By Danielle Kaeding | Wisconsin Public Radio
A ferry service that’s a lifeline for residents traveling to and from a Lake Superior island may sell its assets to new owners this year.
Michael Childers, president of the La Pointe Harbor Commission, said negotiations are underway to purchase the Madeline Island Ferry Line‘s assets from two families who own the private ferry service.
“Recently, those families have decided it’s time for them to sell,” Childers said. “When the town learned of that, the town board moved very quickly to establish our harbor commission to start to investigate the possibility of purchasing the assets of the ferry line.”
The Madeline Island Ferry Line has five boats that make nearly 6,000 crossings each year to bring people to Madeline Island from the mainland in Bayfield. The island is a popular tourist destination that draws thousands of visitors during the summer, boosting La Pointe’s year-round population of 430 residents. Childers couldn’t provide exact figures, but he said more than 100,000 people use the ferry line each year.
The commission is looking to buy the ferry line’s boats, equipment and real estate. Childers said they would then subcontract with the ferry line for ongoing maintenance and operations for a duration that has yet to be determined.
Wisconsin Public Radio reached out to the Nelson and Russell families who own the ferry line. Robin Trinko Russell referred all questions to the harbor commission and Arnie Nelson declined to comment.
The commission has submitted an application for $11 million through the U.S. Department of Transportation’s RAISE Grant Program to purchase the ferry line’s assets. Nearly two dozen businesses, nonprofit groups, local governments, agencies and elected leaders have written letters of support for the grant. La Pointe officials have received bipartisan support from Democratic Gov. Tony Evers, U.S. Sen. Tammy Baldwin, Republican U.S. Rep. Tom Tiffany, state Sen. Romaine Quinn, R-Cameron, and state Rep. Chanz Green, R-Grandview.
“Securing future ferry service by creating a public utility accountable to the people will open the door to a reliable ferry schedule and passenger and freight pricing options not currently available to the community,” wrote Evers.
Tiffany said any loss of ferry service would jeopardize businesses and residents.
“In addition to tourists and residents, the ferry hauls critical services such as construction and utility repair trucks, EMS and propane tankers,” Tiffany wrote. “There currently is no other option to transport these products.”
The ferry is a vital link for visitors, workers and residents that contributed to the island’s overall estimated economy of $16.9 million in 2022, according to Michael Collins, president of the Madeline Island Chamber of Commerce. He said tax receipts from retail business generated more than $9.7 million last year, and private vacation rentals generated $2.98 million.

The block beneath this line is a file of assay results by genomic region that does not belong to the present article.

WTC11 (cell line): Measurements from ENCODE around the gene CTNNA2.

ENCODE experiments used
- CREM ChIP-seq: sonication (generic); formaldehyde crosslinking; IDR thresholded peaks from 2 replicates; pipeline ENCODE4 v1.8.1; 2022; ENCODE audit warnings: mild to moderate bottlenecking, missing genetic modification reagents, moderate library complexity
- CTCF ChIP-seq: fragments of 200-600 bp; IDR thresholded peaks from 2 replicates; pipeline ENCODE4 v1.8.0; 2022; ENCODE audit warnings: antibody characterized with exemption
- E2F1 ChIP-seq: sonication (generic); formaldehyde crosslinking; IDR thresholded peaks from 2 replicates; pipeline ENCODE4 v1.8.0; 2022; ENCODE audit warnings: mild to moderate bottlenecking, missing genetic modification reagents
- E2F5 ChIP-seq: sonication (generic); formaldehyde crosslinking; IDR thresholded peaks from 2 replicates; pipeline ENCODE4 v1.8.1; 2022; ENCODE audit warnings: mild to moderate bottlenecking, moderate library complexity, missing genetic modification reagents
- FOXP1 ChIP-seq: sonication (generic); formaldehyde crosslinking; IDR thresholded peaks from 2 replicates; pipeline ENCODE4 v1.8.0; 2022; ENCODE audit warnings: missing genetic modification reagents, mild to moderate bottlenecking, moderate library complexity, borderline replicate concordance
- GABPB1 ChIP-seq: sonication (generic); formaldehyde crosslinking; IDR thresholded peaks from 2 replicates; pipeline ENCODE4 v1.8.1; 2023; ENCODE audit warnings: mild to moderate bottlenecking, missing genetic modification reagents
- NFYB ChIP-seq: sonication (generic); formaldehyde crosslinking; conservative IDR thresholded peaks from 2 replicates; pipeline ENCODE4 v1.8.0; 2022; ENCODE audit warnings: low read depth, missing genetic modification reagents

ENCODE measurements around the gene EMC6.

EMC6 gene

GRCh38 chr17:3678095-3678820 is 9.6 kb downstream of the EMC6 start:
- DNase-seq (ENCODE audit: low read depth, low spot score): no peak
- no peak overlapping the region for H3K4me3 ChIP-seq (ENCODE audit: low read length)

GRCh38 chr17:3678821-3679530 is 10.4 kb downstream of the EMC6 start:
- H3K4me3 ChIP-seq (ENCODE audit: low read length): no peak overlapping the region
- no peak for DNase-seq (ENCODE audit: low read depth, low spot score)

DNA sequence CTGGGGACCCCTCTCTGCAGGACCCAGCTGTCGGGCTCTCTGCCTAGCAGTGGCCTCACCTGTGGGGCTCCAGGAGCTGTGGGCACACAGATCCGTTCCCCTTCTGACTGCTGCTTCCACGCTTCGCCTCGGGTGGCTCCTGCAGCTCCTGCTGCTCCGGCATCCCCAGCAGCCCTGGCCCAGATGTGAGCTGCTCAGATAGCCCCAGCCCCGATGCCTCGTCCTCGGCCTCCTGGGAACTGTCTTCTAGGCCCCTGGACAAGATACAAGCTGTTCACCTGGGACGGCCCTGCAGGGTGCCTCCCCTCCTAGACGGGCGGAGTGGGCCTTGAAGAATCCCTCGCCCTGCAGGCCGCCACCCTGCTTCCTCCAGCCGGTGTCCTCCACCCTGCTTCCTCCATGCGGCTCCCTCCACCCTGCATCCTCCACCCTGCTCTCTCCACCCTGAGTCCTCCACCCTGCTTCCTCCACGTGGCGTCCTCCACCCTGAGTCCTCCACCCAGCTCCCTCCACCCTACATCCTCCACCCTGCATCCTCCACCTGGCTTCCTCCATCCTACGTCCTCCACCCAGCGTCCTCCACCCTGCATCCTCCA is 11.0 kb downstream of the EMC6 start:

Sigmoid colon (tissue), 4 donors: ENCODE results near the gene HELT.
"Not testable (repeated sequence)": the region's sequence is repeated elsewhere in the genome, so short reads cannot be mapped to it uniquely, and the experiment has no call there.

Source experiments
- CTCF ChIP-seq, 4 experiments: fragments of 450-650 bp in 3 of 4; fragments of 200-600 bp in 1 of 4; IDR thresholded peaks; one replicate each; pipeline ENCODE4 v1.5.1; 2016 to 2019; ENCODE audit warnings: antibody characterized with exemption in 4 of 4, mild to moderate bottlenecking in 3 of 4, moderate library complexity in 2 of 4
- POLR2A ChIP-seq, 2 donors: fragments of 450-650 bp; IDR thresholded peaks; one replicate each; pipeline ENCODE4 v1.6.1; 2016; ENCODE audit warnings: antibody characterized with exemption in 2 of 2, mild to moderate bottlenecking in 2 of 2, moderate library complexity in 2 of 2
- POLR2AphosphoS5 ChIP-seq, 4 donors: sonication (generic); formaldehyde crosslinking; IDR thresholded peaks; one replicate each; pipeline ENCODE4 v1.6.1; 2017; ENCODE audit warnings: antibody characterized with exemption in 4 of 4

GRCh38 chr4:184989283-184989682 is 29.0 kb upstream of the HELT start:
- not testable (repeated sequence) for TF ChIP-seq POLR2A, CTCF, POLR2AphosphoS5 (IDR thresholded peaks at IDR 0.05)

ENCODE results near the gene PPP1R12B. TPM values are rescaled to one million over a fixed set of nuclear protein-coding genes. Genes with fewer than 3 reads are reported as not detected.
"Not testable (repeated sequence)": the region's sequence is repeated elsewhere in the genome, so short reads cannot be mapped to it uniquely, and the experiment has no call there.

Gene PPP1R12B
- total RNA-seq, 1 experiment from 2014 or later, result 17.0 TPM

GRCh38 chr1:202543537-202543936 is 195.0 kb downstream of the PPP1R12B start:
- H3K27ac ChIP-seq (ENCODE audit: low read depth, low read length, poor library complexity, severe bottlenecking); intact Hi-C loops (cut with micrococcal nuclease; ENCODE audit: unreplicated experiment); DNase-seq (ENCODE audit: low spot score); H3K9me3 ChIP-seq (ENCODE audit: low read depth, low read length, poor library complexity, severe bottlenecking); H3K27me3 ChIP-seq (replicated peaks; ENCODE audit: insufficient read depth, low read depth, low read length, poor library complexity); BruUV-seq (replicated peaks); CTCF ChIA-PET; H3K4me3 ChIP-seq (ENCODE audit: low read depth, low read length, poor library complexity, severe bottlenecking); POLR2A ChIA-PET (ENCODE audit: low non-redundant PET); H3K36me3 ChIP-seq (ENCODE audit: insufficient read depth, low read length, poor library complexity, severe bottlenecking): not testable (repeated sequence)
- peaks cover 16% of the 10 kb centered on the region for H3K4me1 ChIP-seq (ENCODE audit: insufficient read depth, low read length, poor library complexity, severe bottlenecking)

While the island makes up 2.7 percent of Ashland County’s population, it accounts for around 20 percent of the county’s property tax revenues at roughly $1.8 million. The town of La Pointe also provides 46 percent of the Bayfield School District’s property tax revenue, according to District Administrator Beth Paap.
“The island has a capacity to be that economic mechanism that funds a lot that goes out on the mainland, curiously enough,” Collins said. “And so, access to and from the island is fundamental to that economy.”
Collins and his family have been living on Madeline Island for five generations. While the ferry ride typically lasts about 20 to 25 minutes, Collins said he feels transported to a different world.
“It’s a time, necessarily, to slow down,” he said. “It gives time to do things that we don’t normally do in the course of the day, and that is to think, to talk with each other, to carry on what, I think, is sort of a marvelous part of island life.”
He said the ferry line is crucial for island residents, who rely on it to carry goods and services from the mainland. As winters grow warmer, Childers said the ferry is becoming an ever more critical piece for accessing the island when ice fails to form.
“The number of years when the ferry is running year-round, including this one, continues to expand,” he said.
The ice road that connects island residents to Bayfield on the mainland has been open about 45 fewer days in the last 150 years.
The commission is currently consulting with legal counsel on contracts and maritime issues, and it’s working with appraisers to determine the value of the ferry line’s boats and real estate. Childers said they’ve also hired a firm to examine the ferry line’s financial operations.
In the meantime, he said officials are still negotiating a purchase price with owners. Childers said additional financing will likely be needed to complete the transaction even if they receive the federal grant. Town officials should learn whether the commission’s grant application has been approved by the end of June. Without it, Childers said they may examine general obligation bonds or revenue bonds to acquire the ferry line’s assets. He said they hope to finalize details in the next three months before placing the purchase before town residents for a vote.
This story was produced by Wisconsin Public Radio and is being republished by permission. See the original story here.